The Last Clinic Standing
Beliefs and Bullets
By Amanda Robb
Photo Credit: Andrew Hetherington
I disagree, my uncle Bart Slepian, was an OB/GYN who also performed abortions in Buffalo, NY. I used to write the rare speech he gave. In his last one, he said, "abortion is undeniably the taking of potential life. It is not pretty. It is not easy. And in a perfect world, it would not be necessary."
It's true he made a lot of money doing abortions. Though a relatively cheap surgery (between $275 and $700), abortions don't generate heavy billing costs because they're not covered by some insurance plans. Also, the procedure often takes less than five minutes; in an eight-hour day, a doctor can perform dozens of them. Still, the majority of my uncle's income came from routine gynecology and obstetrics.
On October 23, 1998, my uncle and his wife returned home from Friday-night synagogue services. They were in their kitchen, chatting with three of their four children (ages 7 to 15), when an anti-abortion activist hiding in the woods behind their house fired a rifle into the domestic scene. The bullet hit Bart in the back, shattered his spine, and tore through his aorta before exiting his body through his left armpit-barely missing his 15-year-old son's head. My aunt began CPR, and one of my cousins ran for paper towels to stanch his father's wounds. But Bart was already dead.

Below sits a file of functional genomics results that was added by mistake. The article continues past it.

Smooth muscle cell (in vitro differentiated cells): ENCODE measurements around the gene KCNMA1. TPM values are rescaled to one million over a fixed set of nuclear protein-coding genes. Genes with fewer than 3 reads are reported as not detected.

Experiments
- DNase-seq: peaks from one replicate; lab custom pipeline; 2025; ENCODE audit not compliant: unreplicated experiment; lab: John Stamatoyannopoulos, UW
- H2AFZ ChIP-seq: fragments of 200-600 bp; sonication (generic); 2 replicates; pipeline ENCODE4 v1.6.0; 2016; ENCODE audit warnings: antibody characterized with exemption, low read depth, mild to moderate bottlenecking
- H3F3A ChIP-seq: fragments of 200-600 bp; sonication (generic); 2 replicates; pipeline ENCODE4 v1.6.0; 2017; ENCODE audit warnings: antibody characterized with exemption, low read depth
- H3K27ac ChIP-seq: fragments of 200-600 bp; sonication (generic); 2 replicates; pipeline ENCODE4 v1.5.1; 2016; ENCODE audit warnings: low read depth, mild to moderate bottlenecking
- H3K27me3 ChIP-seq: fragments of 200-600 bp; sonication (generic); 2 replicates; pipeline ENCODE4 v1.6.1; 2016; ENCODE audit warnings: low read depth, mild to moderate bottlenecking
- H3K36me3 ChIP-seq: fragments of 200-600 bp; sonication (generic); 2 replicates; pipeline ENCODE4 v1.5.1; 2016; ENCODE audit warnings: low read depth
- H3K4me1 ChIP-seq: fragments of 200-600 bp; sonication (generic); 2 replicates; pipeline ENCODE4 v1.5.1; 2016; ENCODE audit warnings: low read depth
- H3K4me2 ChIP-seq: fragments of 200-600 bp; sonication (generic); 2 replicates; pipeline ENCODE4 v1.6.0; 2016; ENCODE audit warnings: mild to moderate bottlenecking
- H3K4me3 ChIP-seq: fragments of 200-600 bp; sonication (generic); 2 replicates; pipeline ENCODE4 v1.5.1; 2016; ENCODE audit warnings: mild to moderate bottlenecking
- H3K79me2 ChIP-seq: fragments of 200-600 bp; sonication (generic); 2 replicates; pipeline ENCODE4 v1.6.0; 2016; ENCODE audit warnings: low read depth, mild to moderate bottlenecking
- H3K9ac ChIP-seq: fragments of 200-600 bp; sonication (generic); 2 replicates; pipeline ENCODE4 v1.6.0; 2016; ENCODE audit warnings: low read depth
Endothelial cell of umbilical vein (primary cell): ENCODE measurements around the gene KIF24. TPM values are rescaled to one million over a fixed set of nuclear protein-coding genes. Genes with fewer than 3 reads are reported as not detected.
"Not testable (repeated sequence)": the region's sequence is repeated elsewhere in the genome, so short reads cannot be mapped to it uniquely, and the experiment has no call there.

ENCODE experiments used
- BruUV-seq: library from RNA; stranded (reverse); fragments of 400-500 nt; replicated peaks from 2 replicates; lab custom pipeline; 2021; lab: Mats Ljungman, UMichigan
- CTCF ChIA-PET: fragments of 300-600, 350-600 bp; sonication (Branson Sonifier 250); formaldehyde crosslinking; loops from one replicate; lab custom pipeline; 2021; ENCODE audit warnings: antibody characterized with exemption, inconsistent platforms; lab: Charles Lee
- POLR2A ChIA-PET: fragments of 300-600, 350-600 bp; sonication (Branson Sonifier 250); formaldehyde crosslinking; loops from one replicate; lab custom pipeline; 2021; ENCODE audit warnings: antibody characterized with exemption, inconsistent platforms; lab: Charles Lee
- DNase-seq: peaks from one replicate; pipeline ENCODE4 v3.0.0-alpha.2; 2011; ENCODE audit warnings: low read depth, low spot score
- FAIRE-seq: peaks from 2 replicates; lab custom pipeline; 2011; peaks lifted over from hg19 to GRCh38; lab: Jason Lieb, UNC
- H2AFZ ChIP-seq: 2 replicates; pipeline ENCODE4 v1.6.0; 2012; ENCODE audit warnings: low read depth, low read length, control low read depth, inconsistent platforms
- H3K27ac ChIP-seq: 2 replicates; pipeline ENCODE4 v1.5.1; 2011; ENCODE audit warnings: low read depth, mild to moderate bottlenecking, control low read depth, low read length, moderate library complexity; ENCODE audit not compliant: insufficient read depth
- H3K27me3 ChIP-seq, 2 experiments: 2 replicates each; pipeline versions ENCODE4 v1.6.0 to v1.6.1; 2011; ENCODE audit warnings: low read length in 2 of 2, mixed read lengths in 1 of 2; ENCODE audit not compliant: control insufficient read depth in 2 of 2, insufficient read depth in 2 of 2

A few years before he was killed, my uncle opened his front door and invited the people singing "Jesus loves the little children" on his stoop inside for breakfast. He said if they would stop harassing him and his family (he particularly didn't like them following his kids to school and asking them not to grow up to be "killers like daddy"), they could set up a table inside the clinic where he worked two days a week and pass out pro-life information. He suggested that the real way to stop abortion-which he was all for; no one was more critical of repeat abortion customers than Bart-was to make birth control free and easy to get.
The minister in charge of the "Jesus Loves" choir didn't want to discuss birth control. "They're not interested in solutions," Looby, the Sioux Falls clinic director, tells me. "They only want to talk about abstinence."